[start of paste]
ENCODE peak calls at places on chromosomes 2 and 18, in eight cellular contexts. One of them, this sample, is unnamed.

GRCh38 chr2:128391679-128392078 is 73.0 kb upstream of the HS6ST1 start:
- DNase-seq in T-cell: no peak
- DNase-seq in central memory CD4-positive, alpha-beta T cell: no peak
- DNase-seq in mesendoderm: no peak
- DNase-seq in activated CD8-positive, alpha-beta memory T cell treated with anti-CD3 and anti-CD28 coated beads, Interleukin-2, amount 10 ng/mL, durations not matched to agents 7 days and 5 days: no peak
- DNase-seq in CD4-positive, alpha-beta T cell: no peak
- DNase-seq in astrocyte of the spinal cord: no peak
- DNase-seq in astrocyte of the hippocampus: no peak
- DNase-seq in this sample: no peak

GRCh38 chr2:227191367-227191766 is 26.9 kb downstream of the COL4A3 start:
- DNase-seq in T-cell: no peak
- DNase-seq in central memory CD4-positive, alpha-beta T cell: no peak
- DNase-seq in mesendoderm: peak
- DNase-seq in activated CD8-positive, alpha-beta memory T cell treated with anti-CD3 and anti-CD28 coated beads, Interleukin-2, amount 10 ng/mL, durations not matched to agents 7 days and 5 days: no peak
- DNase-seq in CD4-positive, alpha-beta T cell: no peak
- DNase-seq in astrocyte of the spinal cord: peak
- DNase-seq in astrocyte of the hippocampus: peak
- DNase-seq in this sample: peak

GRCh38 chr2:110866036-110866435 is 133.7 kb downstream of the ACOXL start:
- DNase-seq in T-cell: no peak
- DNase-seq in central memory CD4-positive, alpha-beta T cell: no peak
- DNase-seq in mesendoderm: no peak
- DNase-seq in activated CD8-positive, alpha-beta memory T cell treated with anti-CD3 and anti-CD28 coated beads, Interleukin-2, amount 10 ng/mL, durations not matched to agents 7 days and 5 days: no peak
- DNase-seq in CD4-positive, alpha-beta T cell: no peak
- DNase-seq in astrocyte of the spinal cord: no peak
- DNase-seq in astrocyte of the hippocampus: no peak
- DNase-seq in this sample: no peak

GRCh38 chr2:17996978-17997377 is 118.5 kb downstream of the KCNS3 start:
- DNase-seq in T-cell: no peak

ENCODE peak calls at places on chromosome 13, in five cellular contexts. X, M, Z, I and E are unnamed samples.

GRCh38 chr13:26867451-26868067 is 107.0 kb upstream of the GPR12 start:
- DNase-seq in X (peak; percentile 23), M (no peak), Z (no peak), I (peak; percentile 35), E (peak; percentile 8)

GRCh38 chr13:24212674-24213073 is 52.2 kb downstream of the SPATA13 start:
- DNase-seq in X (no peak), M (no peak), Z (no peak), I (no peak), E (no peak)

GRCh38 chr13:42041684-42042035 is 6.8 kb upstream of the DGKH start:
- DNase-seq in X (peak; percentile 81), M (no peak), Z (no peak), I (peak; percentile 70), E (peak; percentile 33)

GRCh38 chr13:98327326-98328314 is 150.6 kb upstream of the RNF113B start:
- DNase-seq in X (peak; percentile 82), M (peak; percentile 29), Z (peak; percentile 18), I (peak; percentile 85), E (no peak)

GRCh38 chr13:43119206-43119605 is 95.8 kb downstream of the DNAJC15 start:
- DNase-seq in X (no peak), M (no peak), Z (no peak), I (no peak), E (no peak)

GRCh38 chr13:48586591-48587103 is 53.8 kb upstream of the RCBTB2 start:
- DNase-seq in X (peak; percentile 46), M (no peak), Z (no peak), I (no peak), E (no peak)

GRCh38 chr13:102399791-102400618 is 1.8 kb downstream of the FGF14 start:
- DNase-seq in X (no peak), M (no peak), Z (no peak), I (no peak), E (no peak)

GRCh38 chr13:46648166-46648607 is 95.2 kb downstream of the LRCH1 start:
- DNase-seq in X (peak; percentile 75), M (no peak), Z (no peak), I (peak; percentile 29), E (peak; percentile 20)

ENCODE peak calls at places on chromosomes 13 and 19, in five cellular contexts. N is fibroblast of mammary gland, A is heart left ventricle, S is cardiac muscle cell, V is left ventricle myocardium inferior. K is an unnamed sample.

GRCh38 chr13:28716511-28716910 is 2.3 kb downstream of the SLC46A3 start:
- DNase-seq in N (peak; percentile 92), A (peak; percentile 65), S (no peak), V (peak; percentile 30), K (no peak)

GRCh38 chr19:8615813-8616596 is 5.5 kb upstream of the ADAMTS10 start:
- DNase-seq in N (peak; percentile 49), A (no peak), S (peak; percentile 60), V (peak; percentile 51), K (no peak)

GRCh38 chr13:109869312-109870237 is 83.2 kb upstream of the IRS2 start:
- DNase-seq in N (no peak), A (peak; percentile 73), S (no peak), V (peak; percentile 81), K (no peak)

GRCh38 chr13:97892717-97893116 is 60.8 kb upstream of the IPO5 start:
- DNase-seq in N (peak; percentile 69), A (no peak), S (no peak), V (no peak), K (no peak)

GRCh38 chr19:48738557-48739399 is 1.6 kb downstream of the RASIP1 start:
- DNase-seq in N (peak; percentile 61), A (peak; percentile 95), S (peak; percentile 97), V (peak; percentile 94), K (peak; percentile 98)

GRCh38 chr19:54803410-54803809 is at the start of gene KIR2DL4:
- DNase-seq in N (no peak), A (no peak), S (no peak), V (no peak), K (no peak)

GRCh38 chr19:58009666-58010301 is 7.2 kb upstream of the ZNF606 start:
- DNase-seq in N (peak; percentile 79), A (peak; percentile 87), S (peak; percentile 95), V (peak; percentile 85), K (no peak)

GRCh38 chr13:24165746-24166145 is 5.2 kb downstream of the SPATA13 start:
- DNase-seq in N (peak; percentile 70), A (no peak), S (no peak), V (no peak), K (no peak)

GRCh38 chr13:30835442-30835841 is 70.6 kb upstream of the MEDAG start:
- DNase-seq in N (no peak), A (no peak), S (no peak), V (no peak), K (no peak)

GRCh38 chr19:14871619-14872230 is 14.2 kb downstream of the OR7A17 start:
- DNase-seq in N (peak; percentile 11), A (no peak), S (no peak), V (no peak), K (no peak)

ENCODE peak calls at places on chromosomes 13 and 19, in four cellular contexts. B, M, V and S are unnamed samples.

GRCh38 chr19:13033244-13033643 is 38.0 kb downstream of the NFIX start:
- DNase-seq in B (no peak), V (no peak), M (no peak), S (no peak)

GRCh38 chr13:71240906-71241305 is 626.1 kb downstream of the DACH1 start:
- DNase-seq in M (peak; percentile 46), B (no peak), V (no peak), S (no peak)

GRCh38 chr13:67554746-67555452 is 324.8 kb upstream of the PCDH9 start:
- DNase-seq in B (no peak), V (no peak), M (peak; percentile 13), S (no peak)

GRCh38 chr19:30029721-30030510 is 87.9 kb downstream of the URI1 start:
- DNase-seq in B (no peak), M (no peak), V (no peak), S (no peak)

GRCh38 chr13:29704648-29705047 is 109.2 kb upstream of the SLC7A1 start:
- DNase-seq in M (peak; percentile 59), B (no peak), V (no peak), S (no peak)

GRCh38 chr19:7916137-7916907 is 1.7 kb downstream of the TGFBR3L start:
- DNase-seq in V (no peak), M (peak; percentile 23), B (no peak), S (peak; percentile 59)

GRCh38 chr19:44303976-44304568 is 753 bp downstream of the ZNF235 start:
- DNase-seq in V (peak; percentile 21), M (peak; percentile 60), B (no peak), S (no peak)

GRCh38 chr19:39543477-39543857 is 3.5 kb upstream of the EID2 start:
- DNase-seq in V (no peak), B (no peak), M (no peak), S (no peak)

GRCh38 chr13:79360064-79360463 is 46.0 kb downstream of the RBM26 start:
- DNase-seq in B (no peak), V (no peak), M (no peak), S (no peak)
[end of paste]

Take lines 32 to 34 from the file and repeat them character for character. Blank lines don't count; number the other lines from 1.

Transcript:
GRCh38 chr13:26867451-26868067 is 107.0 kb upstream of the GPR12 start:
- DNase-seq in X (peak; percentile 23), M (no peak), Z (no peak), I (peak; percentile 35), E (peak; percentile 8)

GRCh38 chr13:24212674-24213073 is 52.2 kb downstream of the SPATA13 start: